15. Fate of nitrogen fertilizers labelled with 15 N in two soil samples of Central Amazon, Brazil

    International Nuclear Information System (INIS)

    Alfaia, S.S.

    1997-01-01

    The efficiency of two nitrogen fertilizers, ammonium sulphate and urea, labelled with 15 N, in two major Central-Amazonian soils (Yellow Latosol an Oxisol and Red-Yellow Podzolic - an Ultisol), was studied in greenhouse experiments in Nancy, France, 1992. Italian rye-grass (Lolium multiflorum L.) was used as the test plant. Rye-grass nitrogen uptake of ammonium sulphate ranged from 44 tp 49%, and of urea from 60 to 70%. Immobilization and losses of nitrogen were dependent on the fertilizer type. Microbial nitrogen immobilization was higher in the presence of urea, while losses were higher with ammonium sulphate. Since losses of nitrogen fertilizers from leaching were practically nil under the experimental conditions, they might have occurred mainly through gaseous form. (author)

  16. Effects of transgenic Bt cotton on soil fertility and biology under field conditions in subtropical inceptisol.

    Science.gov (United States)

    Singh, Raman Jeet; Ahlawat, I P S; Singh, Surender

    2013-01-01

    Although there is large-scale adoption of Bt cotton by the farmers because of immediate financial gain, there is concern that Bt crops release Bt toxins into the soil environment which reduces soil chemical and biological activities. However, the majorities of such studies were mainly performed under pot experiments, relatively little research has examined the direct and indirect effects of associated cover crop of peanut with fertilization by combined application of organic and inorganic sources of nitrogen under field conditions. We compared soil chemical and biological parameters of Bt cotton with pure crop of peanut to arrive on a valid conclusion. Significantly higher dehydrogenase enzyme activity and KMnO(4)-N content of soil were observed in Bt cotton with cover crop of peanut over pure Bt cotton followed by pure peanut at all the crop growth stages. However, higher microbial population was maintained by pure peanut over intercropped Bt cotton, but these differences were related to the presence of high amount of KMnO(4)-N content of soil. By growing cover crop of peanut between Bt cotton rows, bacteria, fungi, and actinomycetes population increased by 60%, 14%, and 10%, respectively, over Bt cotton alone. Bt cotton fertilized by combined application of urea and farm yard manure (FYM) maintained higher dehydrogenase enzyme activity, KMnO(4)-N content of soil and microbial population over urea alone. Significant positive correlations were observed for dry matter accumulation, dehydrogenase enzyme activity, KMnO(4)-N content, and microbial population of soil of Bt cotton, which indicates no harmful effects of Bt cotton on soil biological parameters and associated cover crop. Our results suggest that inclusion of cover crop of peanut and FYM in Bt cotton enhanced soil chemical and biological parameters which can mask any negative effect of the Bt toxin on microbial activity and thus on enzymatic activities.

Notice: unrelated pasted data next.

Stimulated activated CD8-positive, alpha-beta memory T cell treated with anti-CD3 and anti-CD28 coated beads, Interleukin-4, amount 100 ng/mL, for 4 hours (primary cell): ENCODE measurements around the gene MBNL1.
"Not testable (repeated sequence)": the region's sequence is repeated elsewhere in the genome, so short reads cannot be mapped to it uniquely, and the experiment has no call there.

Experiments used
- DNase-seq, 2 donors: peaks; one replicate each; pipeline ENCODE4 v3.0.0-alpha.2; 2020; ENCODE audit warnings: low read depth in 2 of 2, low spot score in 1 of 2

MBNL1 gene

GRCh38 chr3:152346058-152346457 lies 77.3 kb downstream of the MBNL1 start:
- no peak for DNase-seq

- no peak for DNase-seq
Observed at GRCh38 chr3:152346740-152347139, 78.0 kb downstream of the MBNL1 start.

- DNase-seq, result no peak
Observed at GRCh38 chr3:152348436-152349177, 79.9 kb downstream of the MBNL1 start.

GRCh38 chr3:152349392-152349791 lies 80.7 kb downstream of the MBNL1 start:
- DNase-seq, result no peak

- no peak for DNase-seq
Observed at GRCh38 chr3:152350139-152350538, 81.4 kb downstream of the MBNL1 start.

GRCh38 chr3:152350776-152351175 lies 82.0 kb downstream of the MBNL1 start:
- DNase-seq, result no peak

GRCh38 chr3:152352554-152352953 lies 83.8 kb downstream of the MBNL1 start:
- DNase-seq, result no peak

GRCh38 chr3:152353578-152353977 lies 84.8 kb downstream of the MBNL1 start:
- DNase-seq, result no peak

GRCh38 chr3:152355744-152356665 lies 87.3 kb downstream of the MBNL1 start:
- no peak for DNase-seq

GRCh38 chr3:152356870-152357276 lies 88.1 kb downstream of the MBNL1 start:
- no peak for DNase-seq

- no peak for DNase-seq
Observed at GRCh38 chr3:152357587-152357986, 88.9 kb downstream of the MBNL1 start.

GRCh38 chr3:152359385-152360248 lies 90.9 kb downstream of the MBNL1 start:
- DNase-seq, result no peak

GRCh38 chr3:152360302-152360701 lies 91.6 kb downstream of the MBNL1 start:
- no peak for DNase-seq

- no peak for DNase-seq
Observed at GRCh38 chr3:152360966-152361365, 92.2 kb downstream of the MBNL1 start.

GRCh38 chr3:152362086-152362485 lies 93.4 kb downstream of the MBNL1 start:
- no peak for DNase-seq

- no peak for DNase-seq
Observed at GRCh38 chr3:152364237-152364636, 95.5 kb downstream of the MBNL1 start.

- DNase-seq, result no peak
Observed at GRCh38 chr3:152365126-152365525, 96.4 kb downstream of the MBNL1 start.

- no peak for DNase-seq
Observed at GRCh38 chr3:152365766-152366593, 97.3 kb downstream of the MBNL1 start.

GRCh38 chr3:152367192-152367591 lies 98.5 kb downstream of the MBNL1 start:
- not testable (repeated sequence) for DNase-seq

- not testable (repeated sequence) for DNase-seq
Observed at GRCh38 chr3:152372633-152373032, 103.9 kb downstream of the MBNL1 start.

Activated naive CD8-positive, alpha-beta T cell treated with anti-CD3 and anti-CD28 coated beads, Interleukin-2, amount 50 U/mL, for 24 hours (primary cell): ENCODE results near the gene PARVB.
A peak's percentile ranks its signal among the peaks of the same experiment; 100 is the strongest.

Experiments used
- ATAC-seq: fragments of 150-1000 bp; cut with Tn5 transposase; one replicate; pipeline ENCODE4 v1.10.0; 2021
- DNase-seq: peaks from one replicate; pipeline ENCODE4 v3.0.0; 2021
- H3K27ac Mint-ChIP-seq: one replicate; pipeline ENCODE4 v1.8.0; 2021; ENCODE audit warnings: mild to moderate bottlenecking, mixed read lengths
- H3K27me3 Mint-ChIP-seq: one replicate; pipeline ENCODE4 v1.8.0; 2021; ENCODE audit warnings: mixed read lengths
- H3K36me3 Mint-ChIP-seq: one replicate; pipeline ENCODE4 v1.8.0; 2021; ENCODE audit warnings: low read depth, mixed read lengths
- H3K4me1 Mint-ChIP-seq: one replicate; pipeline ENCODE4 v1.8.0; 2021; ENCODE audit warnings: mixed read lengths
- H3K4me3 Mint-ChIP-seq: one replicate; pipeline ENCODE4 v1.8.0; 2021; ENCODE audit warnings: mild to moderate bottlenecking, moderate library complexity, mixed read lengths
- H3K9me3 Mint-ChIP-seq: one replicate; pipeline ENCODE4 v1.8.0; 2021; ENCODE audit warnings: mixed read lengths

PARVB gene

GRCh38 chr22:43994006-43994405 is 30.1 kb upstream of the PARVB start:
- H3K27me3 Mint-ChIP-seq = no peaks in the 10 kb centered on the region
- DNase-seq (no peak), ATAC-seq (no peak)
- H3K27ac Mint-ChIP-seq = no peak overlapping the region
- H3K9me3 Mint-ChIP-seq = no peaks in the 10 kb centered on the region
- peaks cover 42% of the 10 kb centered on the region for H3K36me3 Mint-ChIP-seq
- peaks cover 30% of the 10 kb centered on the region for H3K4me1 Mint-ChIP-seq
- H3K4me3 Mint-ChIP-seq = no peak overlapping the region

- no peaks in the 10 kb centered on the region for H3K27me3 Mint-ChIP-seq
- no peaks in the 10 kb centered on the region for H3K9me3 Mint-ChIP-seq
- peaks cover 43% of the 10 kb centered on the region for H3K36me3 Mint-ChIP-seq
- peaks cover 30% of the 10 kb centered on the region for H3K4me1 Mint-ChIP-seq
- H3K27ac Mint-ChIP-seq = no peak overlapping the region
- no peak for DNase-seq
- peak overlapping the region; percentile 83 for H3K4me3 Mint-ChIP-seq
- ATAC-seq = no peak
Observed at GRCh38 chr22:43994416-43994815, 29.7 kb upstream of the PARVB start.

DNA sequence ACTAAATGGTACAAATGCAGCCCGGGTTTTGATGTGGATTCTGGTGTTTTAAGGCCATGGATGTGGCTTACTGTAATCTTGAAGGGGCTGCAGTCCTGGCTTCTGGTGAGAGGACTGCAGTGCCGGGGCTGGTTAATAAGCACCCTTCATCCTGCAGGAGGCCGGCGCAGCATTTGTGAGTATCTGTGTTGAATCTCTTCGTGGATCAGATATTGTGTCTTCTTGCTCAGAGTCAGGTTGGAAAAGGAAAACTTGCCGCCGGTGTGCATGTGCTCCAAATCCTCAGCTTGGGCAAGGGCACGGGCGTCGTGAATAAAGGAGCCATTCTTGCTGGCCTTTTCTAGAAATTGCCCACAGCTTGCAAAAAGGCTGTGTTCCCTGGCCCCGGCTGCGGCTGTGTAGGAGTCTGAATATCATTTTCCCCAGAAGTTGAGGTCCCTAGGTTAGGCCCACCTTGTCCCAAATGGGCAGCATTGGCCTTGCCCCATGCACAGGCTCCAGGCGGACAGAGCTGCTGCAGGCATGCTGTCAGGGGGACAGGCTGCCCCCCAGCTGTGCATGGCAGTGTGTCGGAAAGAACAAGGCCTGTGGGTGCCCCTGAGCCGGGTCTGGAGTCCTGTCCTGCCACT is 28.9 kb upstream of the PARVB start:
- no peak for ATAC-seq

17. New methods to quantify NH3 volatilization from fertilized surface soil with urea

    Directory of Open Access Journals (Sweden)

    Ana Carolina Alves

    2011-02-01

    Full Text Available Gaseous N losses from soil are considerable, resulting mostly from ammonia volatilization linked to agricultural activities such as pasture fertilization. The use of simple and accessible measurement methods of such losses is fundamental in the evaluation of the N cycle in agricultural systems. The purpose of this study was to evaluate quantification methods of NH3 volatilization from fertilized surface soil with urea, with minimal influence on the volatilization processes. The greenhouse experiment was arranged in a completely randomized design with 13 treatments and five replications, with the following treatments: (1 Polyurethane foam (density 20 kg m-3 with phosphoric acid solution absorber (foam absorber, installed 1, 5, 10 and 20 cm above the soil surface; (2 Paper filter with sulfuric acid solution absorber (paper absorber, 1, 5, 10 and 20 cm above the soil surface; (3 Sulfuric acid solution absorber (1, 5 and 10 cm above the soil surface; (4 Semi-open static collector; (5 15N balance (control. The foam absorber placed 1 cm above the soil surface estimated the real daily rate of loss and accumulated loss of NH3N and proved efficient in capturing NH3 volatized from urea-treated soil. The estimates based on acid absorbers 1, 5 and 10 cm above the soil surface and paper absorbers 1 and 5 cm above the soil surface were only realistic for accumulated N-NH3 losses. Foam absorbers can be indicated to quantify accumulated and daily rates of NH3 volatilization losses similarly to an open static chamber, making calibration equations or correction factors unnecessary.

  18. Characterization of soil fertility and soil biodiversity with dsDNA as a covariate in a regression estimator for mean microbial biomass C

    NARCIS (Netherlands)

    Bragato, G.; Fornasier, F.; Brus, D.J.

    2016-01-01

    The analytical determination of microbial biomass carbon is time-consuming, which limits its use as a reference biochemical property for characterizing soil fertility and soil biodiversity of soil mapping units (SMUs). This paper explores whether the efficiency of sampling strategies for

  19. FARMERS’ PERCEPTION OF SOIL FERTILITY PROBLEMS AND THEIR ATTITUDE TOWARDS INTEGRATED SOIL FERTILITY MANAGEMENT FOR COFFEE IN NORTHERN TANZANIA